Does Your Corporate Ladder Have the Right Project Management Rungs?

Jon Vordermark, PMP, is the managing director and founder of Mavendog, LLC—a management consulting company providing project management, business analysis, and change management leadership. He has advised companies and led a variety of enterprise and global project initiatives for Fortune 500 companies, primarily in the technology sector. His specialization is in project recovery operations, having developed a reputation as a "go-to" leader for salvaging challenged and failing projects.

The trajectory of a project management career (in terms of roles, job titles, pay, seniority, and status) varies by organization. But for the most part, organizations institute a career track that is a rather one-dimensional climb to the top, and that “top” can be quite subjective.

This article is intended to offer (for career-minded project managers and employers alike) a different perspective on project management career advancement. It also recommends an alternative model, one that is more realistic, dynamic, and strength-driven. But before we discuss alternatives, let’s revisit the ladder above and the promotional ranks in more detail:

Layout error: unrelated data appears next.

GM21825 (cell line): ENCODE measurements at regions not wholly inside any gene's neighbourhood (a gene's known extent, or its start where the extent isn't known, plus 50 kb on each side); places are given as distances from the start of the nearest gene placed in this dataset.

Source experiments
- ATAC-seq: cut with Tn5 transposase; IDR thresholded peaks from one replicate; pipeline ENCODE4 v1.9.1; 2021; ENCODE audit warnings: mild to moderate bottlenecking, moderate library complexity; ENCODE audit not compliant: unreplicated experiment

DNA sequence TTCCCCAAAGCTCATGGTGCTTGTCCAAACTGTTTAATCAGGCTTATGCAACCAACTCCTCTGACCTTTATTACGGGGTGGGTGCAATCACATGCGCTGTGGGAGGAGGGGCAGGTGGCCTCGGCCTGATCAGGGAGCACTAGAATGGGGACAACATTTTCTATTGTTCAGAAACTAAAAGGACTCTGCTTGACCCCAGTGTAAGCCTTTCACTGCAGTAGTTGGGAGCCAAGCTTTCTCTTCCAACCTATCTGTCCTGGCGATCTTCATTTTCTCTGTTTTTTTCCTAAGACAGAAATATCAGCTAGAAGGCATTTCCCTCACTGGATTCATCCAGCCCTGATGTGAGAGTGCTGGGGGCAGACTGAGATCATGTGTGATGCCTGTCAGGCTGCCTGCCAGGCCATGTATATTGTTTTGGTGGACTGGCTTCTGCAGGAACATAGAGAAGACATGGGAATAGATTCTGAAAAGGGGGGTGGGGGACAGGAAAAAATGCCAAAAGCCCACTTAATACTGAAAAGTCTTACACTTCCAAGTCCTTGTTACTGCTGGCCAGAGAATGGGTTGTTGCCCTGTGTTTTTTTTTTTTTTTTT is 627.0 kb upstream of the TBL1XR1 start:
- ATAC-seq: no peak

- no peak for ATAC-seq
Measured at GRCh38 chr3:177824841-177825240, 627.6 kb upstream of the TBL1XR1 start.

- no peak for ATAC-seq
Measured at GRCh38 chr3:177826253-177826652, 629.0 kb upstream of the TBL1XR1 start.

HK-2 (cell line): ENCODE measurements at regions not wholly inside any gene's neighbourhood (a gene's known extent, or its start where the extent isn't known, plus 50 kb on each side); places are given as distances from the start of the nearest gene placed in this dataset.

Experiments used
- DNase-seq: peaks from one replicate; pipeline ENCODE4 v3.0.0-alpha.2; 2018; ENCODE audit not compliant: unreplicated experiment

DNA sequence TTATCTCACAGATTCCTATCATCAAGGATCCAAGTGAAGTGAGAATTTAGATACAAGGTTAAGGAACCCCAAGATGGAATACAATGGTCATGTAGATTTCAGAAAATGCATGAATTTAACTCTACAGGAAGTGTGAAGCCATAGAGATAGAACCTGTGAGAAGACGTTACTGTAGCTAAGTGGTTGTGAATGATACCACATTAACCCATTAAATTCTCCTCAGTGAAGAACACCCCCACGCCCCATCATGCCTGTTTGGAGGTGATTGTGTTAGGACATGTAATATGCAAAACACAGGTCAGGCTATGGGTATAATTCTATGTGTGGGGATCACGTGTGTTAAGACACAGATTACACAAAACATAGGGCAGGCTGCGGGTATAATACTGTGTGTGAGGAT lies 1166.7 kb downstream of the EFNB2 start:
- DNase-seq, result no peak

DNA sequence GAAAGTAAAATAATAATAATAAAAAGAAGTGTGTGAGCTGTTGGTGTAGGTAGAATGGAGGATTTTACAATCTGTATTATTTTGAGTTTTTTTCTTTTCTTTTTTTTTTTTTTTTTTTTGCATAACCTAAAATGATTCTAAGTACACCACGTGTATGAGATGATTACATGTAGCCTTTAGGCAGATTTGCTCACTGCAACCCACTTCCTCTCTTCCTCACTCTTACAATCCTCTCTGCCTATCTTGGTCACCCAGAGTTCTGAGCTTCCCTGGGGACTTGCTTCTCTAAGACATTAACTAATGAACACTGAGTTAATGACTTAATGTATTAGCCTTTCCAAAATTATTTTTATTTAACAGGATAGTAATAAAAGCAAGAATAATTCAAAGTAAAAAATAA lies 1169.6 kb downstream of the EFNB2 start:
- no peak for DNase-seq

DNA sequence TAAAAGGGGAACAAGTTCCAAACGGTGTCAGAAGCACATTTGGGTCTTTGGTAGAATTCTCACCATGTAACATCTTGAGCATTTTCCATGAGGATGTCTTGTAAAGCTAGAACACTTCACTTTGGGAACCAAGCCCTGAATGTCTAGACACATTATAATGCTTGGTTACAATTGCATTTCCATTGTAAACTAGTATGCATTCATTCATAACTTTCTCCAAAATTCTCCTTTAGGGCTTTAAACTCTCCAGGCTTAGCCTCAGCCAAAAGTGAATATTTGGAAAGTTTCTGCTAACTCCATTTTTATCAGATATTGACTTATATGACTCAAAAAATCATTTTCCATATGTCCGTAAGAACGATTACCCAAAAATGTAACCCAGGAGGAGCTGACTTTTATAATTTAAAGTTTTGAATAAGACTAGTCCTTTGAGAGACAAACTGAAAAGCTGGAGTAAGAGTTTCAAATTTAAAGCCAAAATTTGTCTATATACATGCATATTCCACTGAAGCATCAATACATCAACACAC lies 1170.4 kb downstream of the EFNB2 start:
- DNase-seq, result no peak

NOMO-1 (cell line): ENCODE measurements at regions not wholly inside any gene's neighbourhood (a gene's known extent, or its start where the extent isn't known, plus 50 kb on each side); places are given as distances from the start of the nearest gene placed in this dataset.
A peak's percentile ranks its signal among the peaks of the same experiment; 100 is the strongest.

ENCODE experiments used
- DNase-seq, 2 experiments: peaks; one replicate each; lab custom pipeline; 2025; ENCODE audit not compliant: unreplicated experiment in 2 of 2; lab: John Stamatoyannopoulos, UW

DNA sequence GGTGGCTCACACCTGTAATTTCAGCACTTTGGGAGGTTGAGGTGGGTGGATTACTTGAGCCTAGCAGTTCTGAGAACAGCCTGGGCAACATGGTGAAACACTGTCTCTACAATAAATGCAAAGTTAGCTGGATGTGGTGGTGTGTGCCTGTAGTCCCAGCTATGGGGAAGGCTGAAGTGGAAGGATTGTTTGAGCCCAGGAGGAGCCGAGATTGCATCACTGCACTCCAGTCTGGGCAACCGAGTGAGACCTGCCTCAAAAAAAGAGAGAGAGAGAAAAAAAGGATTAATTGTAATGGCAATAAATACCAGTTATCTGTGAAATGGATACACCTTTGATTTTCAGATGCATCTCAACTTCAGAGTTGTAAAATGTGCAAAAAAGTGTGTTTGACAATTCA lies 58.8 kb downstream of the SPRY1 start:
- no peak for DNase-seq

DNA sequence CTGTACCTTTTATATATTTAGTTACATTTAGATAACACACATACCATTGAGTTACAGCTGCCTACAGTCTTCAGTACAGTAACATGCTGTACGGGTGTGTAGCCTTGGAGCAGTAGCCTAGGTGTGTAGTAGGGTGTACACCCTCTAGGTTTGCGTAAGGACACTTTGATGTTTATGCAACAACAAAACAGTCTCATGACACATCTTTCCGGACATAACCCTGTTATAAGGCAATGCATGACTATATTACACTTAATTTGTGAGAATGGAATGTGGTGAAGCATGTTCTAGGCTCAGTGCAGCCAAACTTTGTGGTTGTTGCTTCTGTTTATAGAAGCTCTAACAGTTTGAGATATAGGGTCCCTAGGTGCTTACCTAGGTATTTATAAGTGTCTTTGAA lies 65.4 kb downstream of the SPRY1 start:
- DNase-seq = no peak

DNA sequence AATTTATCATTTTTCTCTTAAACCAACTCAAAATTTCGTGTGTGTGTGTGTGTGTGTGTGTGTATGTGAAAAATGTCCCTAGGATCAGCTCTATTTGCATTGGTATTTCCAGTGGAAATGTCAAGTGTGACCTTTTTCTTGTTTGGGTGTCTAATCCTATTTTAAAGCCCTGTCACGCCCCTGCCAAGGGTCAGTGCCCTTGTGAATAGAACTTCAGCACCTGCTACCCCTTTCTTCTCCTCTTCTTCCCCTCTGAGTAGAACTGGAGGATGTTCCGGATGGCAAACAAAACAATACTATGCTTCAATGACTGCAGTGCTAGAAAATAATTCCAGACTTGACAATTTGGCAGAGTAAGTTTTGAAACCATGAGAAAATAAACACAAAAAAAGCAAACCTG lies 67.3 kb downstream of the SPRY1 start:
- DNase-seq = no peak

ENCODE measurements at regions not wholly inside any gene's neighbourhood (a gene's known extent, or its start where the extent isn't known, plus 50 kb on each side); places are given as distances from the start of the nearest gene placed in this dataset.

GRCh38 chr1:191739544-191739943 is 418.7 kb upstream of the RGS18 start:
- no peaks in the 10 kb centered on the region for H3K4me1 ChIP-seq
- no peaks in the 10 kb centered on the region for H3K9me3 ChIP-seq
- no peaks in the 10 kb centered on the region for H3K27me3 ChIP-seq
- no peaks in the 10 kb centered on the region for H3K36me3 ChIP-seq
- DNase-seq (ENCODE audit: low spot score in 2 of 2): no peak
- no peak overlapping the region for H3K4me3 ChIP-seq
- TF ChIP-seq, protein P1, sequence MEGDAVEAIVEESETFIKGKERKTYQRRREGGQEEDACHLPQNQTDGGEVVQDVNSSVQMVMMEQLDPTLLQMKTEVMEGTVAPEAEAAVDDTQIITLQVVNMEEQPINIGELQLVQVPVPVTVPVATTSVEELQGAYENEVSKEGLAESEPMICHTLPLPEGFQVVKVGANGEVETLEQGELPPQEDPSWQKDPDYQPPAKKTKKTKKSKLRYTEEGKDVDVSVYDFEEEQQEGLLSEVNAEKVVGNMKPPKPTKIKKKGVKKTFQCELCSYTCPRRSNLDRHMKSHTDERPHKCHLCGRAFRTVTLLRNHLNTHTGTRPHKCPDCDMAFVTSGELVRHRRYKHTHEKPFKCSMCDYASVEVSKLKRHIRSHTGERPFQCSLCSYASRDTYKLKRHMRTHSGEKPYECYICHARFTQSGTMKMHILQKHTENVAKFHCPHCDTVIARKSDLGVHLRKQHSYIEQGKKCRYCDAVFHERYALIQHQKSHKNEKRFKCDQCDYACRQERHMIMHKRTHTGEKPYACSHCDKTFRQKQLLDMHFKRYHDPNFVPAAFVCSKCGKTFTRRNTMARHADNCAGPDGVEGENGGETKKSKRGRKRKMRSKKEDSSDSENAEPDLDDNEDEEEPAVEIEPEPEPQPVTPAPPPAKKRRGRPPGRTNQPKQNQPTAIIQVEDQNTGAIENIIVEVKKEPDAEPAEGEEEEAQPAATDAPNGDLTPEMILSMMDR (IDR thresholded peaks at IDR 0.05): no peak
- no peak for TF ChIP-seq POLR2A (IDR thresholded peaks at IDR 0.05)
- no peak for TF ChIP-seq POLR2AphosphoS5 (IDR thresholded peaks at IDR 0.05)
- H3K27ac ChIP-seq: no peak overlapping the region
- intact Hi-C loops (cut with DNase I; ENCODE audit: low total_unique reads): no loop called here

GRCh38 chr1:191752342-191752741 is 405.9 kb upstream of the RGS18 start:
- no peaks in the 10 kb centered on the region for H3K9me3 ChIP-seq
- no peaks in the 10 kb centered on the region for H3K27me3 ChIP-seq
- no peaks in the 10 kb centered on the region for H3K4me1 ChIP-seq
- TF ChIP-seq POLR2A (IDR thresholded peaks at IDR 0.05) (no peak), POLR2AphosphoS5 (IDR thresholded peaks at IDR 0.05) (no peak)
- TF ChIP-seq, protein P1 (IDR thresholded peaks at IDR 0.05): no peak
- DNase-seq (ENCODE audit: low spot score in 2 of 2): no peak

• Program Manager: As we follow along with the stair-stepped diagram above, the first career step beyond “project manager” is “program manager.” Program managers oversee multiple projects tied to one larger initiative (e.g., the implementation of a global human resource system); multiple projects tied to a singular department (e.g., all finance department projects); or multiple projects supporting a corporate strategic initiative (e.g., a Sarbanes-Oxley compliance initiative). Program managers are in a senior command position, where project managers report to them (directly or indirectly).
  • Portfolio Manager: Following program management, the next career step is “portfolio manager.&…

Please log in or sign up below to read the rest of the article.

ADVERTISEMENT

Continue reading...

Log In
OR
Sign Up
ADVERTISEMENTS

"Common sense is the collection of prejudices acquired by age 18."

- Albert Einstein

ADVERTISEMENT

Sponsors